This sort of got turned into a backstage chant, and like I’ve also heard other people do this too. We all huddle in and whisper this ‘We’re gonna rape, kill, pillage and burn, we’re gonna rape kill pillage and burn, eat the babies’. We say this multiple times getting louder each time until all of us are full on screaming it backstage. You know how people can like to scream vaguely offensive stuff, but its not that bad to us because we all know where it’s from. Then right before I go on stage I’ll do like a cross, you know the like Catholic one. I’m not really religious but I’ve been doing it for years. I think it started when I did a really hard solo and it had that cross in it. It basically tells me that I’ve done all I can and now I just have to perform. It’s another aspect of getting mentally ready, because so much of performing is about being physically but also mentally on your game.”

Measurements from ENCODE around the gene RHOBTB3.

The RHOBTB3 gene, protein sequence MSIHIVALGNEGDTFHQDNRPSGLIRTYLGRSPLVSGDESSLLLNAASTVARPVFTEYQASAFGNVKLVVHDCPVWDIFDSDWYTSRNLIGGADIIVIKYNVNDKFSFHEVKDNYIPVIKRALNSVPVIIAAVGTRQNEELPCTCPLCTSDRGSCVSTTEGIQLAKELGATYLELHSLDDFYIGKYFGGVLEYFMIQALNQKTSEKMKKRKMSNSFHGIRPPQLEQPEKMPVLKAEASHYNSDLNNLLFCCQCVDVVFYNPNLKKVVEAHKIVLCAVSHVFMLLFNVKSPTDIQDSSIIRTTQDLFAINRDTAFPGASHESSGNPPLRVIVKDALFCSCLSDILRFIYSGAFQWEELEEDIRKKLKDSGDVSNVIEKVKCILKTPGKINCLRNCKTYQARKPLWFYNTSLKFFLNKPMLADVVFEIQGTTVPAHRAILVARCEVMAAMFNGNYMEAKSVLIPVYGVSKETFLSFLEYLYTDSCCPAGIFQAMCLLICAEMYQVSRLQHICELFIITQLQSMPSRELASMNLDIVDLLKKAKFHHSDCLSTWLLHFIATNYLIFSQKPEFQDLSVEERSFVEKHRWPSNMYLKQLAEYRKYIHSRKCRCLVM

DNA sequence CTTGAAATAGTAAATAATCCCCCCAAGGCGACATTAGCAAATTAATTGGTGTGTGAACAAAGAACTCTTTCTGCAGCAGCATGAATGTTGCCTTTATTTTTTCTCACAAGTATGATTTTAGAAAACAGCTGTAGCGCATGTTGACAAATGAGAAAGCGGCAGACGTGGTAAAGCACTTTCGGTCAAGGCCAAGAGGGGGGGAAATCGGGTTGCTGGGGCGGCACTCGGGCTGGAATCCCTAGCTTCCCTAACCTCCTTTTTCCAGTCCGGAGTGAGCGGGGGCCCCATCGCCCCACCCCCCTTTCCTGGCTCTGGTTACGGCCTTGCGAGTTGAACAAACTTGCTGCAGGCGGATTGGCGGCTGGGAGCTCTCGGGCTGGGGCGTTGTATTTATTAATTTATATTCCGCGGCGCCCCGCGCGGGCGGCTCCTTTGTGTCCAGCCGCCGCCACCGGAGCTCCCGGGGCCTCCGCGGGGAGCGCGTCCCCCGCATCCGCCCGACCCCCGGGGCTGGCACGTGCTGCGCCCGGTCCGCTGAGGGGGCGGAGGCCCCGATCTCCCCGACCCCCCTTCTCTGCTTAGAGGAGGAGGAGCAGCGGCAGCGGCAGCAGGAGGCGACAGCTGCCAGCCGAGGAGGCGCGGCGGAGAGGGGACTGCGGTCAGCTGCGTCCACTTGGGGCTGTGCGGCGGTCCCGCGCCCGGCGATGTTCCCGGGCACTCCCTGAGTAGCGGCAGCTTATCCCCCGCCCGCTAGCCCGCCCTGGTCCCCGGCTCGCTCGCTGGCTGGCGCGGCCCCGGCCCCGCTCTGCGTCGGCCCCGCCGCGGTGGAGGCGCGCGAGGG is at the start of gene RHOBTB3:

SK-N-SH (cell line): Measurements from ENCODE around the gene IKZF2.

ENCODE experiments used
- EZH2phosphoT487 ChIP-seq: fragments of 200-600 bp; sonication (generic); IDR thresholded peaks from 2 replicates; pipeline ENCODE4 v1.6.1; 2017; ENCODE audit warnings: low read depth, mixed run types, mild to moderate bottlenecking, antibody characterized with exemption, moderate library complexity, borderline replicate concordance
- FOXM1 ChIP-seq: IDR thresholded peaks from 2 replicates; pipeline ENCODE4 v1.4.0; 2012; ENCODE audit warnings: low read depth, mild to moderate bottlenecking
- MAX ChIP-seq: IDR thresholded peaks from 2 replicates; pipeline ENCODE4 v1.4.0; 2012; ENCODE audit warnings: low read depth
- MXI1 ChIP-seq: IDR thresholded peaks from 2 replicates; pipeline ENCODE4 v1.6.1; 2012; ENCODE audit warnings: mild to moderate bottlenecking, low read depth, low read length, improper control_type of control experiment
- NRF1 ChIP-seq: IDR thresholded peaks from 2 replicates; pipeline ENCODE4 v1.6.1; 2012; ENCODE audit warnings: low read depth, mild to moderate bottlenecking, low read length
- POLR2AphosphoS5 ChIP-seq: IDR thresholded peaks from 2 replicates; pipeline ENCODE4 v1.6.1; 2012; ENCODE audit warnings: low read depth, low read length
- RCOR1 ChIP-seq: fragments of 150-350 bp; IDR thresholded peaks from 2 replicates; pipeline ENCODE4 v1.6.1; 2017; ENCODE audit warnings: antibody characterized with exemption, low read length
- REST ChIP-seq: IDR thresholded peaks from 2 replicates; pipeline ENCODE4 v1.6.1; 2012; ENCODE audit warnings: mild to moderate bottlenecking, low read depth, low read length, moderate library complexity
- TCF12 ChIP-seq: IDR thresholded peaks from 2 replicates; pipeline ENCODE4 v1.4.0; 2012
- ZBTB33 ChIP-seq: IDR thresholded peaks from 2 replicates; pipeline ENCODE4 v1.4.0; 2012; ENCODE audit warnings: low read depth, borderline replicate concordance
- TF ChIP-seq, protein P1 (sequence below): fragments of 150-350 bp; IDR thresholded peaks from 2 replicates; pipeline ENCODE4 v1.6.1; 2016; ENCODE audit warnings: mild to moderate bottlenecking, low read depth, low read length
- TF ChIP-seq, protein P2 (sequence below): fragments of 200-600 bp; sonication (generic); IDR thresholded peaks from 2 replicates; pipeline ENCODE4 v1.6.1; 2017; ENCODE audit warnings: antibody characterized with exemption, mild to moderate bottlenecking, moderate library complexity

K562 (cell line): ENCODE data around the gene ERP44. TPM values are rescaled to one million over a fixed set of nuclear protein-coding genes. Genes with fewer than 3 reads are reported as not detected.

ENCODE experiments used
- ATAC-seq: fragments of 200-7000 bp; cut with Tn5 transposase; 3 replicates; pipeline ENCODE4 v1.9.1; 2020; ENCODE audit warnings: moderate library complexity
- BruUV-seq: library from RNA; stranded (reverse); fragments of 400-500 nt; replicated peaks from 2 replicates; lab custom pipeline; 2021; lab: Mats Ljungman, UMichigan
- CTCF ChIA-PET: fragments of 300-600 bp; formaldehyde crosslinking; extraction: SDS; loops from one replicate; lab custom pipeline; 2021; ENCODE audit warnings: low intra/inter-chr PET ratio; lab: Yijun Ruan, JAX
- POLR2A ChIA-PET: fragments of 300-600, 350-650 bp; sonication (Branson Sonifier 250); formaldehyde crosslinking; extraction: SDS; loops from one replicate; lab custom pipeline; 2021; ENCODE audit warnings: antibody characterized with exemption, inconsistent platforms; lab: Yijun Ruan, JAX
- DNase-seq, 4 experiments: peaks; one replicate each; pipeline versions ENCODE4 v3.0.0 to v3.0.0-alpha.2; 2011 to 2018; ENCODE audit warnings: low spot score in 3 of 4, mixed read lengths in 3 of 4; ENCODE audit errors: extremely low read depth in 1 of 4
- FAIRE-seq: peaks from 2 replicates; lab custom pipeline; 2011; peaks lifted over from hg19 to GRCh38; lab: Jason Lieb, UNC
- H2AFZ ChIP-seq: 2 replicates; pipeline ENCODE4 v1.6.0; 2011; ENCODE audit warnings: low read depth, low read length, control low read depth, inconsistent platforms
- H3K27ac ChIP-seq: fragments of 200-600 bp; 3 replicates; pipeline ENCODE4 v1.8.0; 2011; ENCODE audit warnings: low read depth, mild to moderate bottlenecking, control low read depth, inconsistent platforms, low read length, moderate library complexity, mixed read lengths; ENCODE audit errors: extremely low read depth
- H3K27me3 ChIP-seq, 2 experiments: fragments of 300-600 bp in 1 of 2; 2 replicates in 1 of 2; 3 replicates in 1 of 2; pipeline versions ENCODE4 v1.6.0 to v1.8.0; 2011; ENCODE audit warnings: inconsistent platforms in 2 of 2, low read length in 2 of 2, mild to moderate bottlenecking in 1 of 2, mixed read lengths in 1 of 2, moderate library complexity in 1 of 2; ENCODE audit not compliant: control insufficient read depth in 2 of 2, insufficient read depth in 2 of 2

Analysis: The crossing seems to be a sort of parody of superstition. It may be an attempt to ‘use’ a previously accepted superstition in a socially accepted way or to comically parody their own use of superstition before the performance.
This backstage chant seems to be a sort of ‘trust building exercise’ that uses both humor and chanting to reinforce a sense of community. In high stress situations like ballet performances, such reinforcement likely serves to cater trust in other dancers, as the difference between an effective performance and a mishap could rely on other dancers.